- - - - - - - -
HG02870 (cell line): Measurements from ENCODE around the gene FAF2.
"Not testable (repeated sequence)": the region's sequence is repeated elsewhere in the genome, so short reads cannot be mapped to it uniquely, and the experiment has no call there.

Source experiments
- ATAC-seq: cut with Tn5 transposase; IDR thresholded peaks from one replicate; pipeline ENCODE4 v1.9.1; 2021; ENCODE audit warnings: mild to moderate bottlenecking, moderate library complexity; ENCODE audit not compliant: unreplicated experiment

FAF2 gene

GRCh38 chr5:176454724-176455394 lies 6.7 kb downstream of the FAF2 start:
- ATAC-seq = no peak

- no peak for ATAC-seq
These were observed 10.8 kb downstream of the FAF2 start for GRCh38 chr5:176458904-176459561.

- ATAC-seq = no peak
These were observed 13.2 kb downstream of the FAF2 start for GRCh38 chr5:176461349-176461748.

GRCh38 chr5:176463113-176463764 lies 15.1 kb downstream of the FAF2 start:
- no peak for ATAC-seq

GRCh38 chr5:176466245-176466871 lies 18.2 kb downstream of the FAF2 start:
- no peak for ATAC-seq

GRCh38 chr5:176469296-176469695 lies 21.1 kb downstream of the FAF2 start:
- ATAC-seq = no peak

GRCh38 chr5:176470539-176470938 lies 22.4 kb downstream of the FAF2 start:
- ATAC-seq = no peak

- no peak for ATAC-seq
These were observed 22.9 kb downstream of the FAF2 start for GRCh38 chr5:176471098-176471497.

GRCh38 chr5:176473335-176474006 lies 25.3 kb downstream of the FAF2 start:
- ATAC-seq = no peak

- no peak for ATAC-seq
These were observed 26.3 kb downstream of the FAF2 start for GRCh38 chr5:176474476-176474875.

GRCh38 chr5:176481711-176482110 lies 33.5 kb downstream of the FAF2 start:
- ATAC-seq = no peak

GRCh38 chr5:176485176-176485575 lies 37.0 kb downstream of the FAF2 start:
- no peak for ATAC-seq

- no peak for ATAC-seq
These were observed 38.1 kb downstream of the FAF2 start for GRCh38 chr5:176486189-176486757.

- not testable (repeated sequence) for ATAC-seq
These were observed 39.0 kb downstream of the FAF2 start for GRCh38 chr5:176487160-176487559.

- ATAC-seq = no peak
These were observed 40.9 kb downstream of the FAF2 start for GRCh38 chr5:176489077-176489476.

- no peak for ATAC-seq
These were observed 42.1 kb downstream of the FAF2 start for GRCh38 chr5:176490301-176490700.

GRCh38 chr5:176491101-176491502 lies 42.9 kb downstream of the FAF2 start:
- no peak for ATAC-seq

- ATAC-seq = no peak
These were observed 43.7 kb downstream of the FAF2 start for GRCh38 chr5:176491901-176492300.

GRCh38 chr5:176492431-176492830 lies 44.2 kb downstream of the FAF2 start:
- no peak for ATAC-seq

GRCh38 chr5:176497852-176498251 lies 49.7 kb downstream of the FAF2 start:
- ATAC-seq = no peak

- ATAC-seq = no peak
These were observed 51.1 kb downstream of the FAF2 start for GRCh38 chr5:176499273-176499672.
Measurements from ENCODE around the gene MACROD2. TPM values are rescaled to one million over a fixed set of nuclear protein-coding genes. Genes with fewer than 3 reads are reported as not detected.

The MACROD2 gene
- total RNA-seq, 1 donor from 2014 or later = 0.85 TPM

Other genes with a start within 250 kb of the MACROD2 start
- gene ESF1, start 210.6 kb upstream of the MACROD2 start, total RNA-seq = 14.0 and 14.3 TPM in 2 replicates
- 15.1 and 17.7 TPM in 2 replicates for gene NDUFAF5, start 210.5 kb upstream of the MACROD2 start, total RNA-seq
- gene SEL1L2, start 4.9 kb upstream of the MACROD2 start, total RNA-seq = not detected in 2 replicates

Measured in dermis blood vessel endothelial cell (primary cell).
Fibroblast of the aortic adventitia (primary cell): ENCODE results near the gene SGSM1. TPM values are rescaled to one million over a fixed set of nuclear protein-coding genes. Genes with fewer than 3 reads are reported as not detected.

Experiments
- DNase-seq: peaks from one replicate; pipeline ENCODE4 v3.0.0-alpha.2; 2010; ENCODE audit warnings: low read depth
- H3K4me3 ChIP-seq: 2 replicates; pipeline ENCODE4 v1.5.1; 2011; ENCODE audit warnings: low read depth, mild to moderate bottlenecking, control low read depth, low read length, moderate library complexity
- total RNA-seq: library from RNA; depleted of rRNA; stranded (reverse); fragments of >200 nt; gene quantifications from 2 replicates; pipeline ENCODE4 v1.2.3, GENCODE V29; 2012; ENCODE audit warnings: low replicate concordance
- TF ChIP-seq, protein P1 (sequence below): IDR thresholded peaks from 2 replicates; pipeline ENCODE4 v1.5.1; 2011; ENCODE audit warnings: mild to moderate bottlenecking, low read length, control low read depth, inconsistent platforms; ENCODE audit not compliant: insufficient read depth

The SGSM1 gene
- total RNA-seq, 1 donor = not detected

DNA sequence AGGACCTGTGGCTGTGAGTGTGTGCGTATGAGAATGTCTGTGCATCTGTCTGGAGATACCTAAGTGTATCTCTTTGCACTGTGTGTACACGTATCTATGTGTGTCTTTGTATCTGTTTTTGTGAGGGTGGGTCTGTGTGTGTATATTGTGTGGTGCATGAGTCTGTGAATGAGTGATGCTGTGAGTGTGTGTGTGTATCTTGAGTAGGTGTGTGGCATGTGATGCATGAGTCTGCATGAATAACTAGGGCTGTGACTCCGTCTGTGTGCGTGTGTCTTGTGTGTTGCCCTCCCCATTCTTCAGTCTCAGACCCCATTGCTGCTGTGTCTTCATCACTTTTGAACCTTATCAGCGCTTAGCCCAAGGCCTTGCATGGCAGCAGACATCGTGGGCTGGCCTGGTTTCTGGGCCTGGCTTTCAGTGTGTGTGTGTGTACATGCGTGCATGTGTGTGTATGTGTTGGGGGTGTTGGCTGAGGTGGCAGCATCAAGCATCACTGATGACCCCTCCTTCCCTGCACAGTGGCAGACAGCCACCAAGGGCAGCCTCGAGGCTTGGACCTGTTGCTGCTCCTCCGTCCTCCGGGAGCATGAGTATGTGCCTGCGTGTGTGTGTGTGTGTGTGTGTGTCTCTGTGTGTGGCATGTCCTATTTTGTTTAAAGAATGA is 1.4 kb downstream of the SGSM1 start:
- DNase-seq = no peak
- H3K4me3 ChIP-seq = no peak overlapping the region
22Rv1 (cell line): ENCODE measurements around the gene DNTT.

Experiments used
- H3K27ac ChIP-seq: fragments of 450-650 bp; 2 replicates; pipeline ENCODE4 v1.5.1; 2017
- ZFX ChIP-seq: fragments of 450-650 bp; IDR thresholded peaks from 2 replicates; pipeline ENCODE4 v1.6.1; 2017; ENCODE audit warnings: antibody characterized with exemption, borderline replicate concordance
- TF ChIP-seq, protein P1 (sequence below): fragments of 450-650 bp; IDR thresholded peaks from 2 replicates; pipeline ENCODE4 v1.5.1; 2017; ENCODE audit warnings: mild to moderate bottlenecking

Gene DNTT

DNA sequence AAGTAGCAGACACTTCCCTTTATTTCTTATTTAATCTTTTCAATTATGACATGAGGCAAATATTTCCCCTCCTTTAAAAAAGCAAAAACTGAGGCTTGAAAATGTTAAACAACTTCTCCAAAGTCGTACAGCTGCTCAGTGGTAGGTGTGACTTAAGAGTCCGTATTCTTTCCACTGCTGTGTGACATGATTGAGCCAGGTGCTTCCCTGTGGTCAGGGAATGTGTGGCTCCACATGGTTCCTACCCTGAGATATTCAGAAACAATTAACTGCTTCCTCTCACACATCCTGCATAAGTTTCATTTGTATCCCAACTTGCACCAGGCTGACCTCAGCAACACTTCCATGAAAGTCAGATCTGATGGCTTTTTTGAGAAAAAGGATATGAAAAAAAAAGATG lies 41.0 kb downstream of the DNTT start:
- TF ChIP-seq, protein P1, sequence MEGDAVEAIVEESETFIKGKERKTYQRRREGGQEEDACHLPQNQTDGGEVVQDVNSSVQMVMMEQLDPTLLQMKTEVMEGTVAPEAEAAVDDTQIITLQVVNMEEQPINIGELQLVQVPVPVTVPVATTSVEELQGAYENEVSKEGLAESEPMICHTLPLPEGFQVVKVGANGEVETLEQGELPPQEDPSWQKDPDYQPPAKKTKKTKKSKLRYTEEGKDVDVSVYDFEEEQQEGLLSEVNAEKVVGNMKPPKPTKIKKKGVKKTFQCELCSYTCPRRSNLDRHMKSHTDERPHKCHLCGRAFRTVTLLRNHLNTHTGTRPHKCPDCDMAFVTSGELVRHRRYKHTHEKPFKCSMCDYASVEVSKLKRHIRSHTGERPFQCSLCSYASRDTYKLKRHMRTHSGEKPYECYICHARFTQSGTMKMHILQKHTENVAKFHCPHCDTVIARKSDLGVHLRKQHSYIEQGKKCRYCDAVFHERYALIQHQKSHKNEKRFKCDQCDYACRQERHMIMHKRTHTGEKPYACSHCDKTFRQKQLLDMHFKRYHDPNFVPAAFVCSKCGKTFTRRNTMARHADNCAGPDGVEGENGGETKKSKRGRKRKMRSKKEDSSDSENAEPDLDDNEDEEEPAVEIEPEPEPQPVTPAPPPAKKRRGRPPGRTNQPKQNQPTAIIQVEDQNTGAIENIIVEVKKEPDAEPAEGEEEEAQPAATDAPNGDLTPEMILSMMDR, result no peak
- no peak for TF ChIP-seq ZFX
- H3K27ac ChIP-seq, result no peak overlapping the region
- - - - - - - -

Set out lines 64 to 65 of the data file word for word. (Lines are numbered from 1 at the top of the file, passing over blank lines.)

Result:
DNA sequence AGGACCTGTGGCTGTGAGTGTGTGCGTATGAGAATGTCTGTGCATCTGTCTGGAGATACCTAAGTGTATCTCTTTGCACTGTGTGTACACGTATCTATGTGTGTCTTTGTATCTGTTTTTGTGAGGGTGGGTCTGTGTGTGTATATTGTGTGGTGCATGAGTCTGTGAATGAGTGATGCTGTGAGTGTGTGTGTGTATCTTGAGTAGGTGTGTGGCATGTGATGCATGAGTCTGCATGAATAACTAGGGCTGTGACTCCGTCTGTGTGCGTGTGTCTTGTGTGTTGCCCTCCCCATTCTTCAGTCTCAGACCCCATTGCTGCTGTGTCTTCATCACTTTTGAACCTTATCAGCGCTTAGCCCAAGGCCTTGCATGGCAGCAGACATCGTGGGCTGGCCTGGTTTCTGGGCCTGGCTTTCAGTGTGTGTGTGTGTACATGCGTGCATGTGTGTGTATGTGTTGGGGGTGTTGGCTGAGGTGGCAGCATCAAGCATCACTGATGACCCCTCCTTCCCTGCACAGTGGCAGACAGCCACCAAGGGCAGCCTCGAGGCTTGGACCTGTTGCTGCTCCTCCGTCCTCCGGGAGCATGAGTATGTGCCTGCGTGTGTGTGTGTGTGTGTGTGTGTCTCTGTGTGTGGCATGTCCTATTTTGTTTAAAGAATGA is 1.4 kb downstream of the SGSM1 start:
- DNase-seq = no peak